By Collins Mwai The young business community in Rwanda has decried persistence of specific challenges such as stringent tax regimes, access to capital, lack of access to skills as well […]
By Collins Mwai
The young business community in Rwanda has decried persistence of specific challenges such as stringent tax regimes, access to capital, lack of access to skills as well as lack of friendly policies.
Speaking at a roundtable convened by the Rwanda Development Board, young business executives called for a review of policies to take into account concerns of local operators.
For instance a section of emerging enterprises there is not enough awareness on tax policies and obligations by a large section of firms which often leads them to incur penalties.
Mbabazi said the forum is another effort to ensure that youths are provided with the right environment for growth. /Emmanuel Kwizera.
Other say that the tax regime does not take into account priority sectors that the government is trying to attract the youth to venture into.
For instance, Water Access Rwanda Chief Executive Christelle Kwizera questioned why water infrastructure was not part of the sectors eligible for 15 per cent Corporate Income Tax despite being a priority sector.
Further concerns were on the efficiency of Value Added Tax refunds system which has been said to hold up capital for firms.
Rwanda Revenue Authority owes about Rwf 30 billion to different members of the business community in value added tax refunds.
Other cited the ununiformed manner of implementation of tax policies largely owing to lack of understanding by RRA professionals.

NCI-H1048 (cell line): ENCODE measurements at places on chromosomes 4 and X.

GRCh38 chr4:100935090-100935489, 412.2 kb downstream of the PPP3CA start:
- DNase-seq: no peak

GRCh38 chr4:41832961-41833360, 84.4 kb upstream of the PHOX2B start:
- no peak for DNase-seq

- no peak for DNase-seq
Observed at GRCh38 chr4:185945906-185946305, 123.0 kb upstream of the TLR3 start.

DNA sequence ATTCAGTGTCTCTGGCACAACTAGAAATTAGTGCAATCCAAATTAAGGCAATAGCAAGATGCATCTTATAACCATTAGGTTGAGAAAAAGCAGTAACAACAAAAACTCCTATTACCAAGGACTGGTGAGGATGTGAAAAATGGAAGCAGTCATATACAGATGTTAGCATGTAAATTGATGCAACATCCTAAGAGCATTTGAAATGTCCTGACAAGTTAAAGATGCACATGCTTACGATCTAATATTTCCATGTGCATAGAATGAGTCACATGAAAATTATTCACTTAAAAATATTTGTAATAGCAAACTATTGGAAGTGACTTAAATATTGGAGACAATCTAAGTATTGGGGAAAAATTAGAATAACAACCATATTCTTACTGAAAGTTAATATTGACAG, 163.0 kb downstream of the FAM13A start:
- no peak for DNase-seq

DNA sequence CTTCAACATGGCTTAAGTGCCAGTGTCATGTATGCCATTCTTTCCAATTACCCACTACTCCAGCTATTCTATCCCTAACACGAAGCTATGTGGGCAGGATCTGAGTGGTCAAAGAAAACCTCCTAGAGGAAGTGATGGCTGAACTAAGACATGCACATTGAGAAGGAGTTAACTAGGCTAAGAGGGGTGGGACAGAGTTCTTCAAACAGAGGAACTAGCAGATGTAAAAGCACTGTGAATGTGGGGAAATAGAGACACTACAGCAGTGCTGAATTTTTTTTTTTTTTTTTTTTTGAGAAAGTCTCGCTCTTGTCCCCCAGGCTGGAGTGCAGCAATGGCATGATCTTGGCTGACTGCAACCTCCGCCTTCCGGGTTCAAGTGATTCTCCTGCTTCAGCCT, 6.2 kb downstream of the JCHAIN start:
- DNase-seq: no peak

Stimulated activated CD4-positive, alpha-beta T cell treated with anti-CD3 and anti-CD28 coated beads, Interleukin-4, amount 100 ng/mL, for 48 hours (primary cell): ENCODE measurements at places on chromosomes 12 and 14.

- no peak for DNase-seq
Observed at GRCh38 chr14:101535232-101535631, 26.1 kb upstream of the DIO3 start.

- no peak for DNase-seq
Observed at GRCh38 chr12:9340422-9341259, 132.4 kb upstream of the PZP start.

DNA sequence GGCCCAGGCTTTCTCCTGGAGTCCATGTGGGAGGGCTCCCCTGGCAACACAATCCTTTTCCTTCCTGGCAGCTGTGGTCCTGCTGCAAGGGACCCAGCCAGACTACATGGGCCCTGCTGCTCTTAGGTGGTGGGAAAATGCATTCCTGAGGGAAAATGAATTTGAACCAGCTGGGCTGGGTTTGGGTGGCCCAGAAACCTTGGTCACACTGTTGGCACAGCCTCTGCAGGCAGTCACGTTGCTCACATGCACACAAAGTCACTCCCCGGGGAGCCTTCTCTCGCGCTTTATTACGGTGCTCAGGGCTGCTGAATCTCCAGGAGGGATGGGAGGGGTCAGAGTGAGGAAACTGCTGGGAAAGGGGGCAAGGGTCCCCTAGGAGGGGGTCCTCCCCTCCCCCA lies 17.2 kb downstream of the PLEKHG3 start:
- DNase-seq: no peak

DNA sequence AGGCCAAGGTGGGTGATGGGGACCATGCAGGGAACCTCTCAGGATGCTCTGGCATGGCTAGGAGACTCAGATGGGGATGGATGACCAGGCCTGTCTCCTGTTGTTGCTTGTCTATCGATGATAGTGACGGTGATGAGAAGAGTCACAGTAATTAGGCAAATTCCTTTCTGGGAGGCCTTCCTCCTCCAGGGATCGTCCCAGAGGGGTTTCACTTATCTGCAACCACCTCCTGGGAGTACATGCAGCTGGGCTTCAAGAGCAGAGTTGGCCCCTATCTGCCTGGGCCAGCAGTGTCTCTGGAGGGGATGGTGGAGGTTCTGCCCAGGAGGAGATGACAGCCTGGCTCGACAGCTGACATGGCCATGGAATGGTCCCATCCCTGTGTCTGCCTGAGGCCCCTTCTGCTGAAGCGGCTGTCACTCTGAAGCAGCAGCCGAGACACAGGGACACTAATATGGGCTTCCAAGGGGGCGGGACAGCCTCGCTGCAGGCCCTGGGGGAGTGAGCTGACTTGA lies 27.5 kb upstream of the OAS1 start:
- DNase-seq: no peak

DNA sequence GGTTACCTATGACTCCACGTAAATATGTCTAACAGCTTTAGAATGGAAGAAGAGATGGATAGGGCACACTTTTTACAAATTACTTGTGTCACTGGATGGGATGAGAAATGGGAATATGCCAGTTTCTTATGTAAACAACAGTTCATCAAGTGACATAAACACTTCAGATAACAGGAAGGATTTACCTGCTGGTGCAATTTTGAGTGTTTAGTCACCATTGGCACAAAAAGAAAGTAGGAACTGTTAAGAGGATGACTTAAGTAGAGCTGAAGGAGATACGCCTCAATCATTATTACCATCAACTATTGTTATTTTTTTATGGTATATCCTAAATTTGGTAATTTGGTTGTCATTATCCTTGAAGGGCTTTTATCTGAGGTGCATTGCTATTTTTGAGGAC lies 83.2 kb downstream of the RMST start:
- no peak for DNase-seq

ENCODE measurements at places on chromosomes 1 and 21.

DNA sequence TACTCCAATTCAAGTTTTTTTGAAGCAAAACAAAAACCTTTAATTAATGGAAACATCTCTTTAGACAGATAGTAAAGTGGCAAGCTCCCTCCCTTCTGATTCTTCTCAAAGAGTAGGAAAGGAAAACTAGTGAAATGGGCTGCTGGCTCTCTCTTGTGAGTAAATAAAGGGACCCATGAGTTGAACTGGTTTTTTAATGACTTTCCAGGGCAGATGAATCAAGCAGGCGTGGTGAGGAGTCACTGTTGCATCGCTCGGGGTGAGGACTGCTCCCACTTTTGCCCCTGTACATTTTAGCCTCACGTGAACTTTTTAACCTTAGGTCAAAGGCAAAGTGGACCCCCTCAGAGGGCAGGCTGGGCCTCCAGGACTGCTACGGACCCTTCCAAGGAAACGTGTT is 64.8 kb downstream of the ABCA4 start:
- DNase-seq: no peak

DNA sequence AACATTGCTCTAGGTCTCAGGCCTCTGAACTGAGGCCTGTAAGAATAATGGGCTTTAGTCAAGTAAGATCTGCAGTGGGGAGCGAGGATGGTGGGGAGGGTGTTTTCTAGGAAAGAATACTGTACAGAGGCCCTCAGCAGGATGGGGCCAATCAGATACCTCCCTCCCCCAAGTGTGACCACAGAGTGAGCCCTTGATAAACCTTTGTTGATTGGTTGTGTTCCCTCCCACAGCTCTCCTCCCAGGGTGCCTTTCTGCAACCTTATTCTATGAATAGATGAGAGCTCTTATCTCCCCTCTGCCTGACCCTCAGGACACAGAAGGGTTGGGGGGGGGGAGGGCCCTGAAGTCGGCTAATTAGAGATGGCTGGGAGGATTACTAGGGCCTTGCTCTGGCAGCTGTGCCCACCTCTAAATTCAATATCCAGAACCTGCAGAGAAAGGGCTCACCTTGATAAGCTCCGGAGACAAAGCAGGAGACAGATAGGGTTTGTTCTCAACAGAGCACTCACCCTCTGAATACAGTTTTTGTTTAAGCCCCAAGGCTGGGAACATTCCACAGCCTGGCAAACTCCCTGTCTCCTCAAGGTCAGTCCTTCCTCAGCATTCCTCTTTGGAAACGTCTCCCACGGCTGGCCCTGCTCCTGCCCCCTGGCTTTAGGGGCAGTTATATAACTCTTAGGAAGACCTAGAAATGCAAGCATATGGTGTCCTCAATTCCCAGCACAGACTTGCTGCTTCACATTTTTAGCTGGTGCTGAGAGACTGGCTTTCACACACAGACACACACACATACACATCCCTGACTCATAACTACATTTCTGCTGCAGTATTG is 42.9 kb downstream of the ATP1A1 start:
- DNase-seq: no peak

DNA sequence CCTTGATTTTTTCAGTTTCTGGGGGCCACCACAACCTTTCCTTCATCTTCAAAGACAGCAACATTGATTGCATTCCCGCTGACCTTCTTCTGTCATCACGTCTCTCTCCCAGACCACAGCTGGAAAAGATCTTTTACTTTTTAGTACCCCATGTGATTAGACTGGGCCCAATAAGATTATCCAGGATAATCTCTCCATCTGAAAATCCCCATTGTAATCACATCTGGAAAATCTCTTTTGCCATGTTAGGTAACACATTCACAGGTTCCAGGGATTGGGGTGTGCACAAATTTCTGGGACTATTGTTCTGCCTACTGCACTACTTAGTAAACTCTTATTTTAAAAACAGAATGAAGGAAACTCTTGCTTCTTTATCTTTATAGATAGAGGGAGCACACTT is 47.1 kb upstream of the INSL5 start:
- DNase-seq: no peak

Young investors also said that the ecosystem could use a review of export promotion efforts and initiatives which they said are not effective at the moment.
Gloria Kamanzi, the founder of Glo Creations, which is involved in fabrics, said that to match the national ambitions for exports, there is need to establish export facilitation support mechanism.
This, she said, would enable emerging entrepreneurs make the most of trade windows such as Alibaba to ensure increased access to global markets for local products.
Regis Umugiraneza’s the first Vice Chairman of the Private Sector Federation Chamber of Young Entrepreneurs also called for an intervention in entry requirements for sectors.
For instance, acquiring a tourism operation license, he said, requires as much as $1200, which is out of reach for a large number of start-ups and firms.
Other concerns include the absence of coaching and mentoring platforms for emerging players in the business community.
In regards to accessing capital for their ventures, Central Bank Governor John Rwangombwa said that is important to look beyond banks as the sole source of revenue as most have expensive loans. Noting that this was a consequence of risk factors and cost of banks’ capital, Rwangombwa said that as the local private sector capacity develops, there is going to be a growing interest by venture capitalists.
RDB Chief Executive Officer Clare Akamanzi, said that there are multiple opportunities for emerging through international Electronic-Trade Platforms like Alibaba which now has demand for products such as Avocados, pineapples, beef and chilli among other products.
She expressed their readiness to take in concerns by the youthful business community to improve conditions.
The youthful business community remains of significance to achieve targets such as job creation, GDP growth, reduction of imports and increase of exports.
RDB Chief Operating Officer Guy Baron said that the young business community has a role in the ambitions through ways such as increasing private investment to about 22 per cent to GDP from the current 13 per cent, creation of about 1.5 million jobs by 2020 among others.
The Minister for Youth, Rosemary Mbabazi, said that to achieve the higher middle income economy status, the economy needs a wide range of entrepreneurs, including the youth.
“For Rwanda to develop into a higher middle income economy as set out in Vision 2050, we need a robust private sector which need not only be composed of big investors but also young entrepreneurs who can tap into the many available opportunities. Both locally and regionally, there are many opportunities to tap into, especially in agriculture, manufacturing and in the service industry,” said.
Source The New Times